Last major update issued on August 19, 2013 at 06:40 UTC.
[Solar and geomagnetic data - last month (updated
[Solar wind and electron fluence charts (updated daily)]
[Solar cycles 23-24 (last update August 1, 2013)] [Cycle 24 progress (last update August 1, 2013) ]
[Solar cycles 1-20]
[Graphical comparison of cycles 21, 22, 23 and 24 (last update August 1, 2013)]
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[Historical solar and geomagnetic data charts 1954-2006 (last update April 5, 2007)]
[Archived reports since January 2003 (last update August 4, 2013)]
[POES auroral activity level since October
2009 - updated January 26, 2013]
[Solar polar fields vs solar cycles - updated July 28, 2013]
[Presentation 3rd SSN Workshop, Tucson, 2013 (pdf)]
The geomagnetic field was quiet on August 18. Solar wind speed at SOHO ranged between 458 and 574 km/s under the decreasing influence of a high speed stream from CH579.
Solar flux measured at 20h UTC on 2.8 GHz was 126.1 (increasing 16.2 over the last solar rotation). The Potsdam WDC planetary A index was 5 (STAR Ap - based on the mean of three hour interval ap indices: 5.4). Three hour interval K indices: 21221221 (planetary), 11322222 (Boulder).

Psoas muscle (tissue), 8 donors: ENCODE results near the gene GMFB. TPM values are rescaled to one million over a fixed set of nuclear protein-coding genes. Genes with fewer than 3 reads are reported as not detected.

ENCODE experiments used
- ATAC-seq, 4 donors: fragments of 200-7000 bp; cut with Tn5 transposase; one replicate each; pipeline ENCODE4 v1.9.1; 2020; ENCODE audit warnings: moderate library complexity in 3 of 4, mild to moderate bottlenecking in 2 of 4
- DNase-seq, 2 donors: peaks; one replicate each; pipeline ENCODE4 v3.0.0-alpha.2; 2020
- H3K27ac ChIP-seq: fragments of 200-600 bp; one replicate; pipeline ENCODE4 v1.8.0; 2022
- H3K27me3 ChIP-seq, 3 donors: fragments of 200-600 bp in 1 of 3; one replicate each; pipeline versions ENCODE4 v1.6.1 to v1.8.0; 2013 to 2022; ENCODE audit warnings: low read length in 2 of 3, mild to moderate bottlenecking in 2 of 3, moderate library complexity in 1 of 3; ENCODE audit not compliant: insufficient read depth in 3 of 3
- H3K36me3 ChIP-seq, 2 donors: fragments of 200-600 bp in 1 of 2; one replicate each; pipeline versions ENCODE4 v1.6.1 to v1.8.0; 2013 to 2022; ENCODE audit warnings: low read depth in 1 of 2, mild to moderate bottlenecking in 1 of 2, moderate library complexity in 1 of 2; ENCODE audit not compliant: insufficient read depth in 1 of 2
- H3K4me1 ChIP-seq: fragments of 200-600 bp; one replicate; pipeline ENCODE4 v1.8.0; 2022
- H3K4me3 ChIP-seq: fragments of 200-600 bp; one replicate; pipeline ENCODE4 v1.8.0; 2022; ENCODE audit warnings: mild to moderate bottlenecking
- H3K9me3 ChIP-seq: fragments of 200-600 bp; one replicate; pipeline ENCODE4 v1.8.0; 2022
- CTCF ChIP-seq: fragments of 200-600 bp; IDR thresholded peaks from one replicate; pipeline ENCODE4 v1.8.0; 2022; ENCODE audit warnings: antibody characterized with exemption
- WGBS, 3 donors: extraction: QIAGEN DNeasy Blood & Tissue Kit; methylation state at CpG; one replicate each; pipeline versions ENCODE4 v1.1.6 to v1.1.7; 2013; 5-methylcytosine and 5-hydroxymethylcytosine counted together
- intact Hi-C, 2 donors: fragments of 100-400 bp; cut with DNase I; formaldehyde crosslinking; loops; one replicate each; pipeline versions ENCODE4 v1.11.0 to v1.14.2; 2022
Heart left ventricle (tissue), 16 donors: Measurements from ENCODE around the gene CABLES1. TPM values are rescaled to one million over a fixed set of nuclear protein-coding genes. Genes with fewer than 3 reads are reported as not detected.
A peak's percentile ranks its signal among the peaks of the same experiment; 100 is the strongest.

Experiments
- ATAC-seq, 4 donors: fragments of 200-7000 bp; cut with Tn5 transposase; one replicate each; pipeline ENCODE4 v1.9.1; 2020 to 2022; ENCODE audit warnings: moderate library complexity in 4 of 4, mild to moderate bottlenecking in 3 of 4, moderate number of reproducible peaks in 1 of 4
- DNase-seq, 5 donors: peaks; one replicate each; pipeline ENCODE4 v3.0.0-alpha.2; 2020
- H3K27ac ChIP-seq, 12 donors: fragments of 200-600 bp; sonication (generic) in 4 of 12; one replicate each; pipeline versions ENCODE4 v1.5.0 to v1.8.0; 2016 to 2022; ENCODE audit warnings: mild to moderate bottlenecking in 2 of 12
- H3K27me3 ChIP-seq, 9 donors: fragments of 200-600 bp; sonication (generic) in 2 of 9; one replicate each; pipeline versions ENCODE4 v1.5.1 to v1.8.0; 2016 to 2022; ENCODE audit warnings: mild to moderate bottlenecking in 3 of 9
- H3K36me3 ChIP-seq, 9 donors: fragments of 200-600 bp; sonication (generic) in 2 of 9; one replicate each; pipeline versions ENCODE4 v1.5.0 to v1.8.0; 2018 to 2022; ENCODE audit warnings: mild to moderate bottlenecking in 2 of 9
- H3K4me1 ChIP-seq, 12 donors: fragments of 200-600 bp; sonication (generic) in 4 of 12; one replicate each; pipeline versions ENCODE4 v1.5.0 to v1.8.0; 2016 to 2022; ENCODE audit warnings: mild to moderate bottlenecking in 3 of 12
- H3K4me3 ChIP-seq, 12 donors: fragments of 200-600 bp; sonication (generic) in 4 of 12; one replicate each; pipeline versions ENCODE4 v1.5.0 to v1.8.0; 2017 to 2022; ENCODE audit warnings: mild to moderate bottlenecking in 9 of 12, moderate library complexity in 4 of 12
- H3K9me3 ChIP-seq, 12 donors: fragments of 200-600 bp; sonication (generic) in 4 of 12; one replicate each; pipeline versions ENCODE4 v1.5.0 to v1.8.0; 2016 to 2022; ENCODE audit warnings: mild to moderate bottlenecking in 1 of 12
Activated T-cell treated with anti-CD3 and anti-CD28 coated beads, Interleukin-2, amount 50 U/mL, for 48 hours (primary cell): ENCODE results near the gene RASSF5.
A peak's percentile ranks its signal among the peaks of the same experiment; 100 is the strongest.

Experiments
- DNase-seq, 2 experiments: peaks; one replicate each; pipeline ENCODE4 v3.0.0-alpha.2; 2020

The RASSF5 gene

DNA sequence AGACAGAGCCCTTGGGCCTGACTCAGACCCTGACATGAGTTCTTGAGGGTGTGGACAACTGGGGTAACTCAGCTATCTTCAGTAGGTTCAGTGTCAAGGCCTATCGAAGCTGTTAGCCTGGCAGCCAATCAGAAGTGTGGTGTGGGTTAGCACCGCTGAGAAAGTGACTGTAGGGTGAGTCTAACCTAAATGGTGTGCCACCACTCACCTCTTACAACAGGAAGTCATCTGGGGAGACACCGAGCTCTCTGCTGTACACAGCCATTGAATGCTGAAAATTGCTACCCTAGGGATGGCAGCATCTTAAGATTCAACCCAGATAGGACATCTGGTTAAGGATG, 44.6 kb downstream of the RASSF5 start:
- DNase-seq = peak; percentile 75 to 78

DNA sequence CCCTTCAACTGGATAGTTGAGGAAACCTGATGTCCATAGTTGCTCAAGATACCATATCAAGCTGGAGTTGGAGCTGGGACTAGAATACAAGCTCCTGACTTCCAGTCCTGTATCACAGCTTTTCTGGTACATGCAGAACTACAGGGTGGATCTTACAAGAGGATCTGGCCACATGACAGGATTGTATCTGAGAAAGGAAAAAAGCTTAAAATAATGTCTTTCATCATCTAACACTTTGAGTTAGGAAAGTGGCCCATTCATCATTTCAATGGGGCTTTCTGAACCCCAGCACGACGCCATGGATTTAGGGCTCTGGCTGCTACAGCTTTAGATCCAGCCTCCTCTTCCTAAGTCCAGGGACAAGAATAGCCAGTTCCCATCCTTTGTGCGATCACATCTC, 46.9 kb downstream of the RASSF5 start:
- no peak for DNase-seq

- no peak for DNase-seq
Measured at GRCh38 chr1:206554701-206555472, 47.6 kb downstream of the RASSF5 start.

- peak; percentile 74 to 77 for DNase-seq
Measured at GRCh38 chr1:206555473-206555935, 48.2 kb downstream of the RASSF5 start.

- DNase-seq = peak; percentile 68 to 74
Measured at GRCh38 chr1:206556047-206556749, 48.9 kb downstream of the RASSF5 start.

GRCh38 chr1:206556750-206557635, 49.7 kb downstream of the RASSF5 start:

The background x-ray flux was at the class B4 level.
At midnight UTC the visible solar disk had 17 spotted active regions (in 2K resolution SDO images).
Region 11817 [S20W76] decayed slowly and quietly.
Region 11818 [S06W47] was mostly quiet, however, there is still a magnetic delta structure in the northern part. C and M class flares are possible.
Region 11820 [S13W04] developed slowly and quietly.
Region 11822 [S07E19] decayed slowly and quietly.
Region 11823 [S07E32] developed slowly and quietly with the trailing spot close to developing umbra.
Region 11824 [S13W25] matured and was quiet.
New region 11825 [N15W12] emerged on August 17 and was numbered by SWPC the next day. The region has many spots, polarity intermixing and a weak magnetic delta structure in the northern section. C flares are likely and an M class flare is possible.
New region 11826 [N08E21] emerged on August 17 and got its NOAA number the next day. Slow decay was observed on August 18.
New region 11827 [S19E72] rotated partly into view on August 17 and was numbered by SWPC the next day. At least C flares are possible.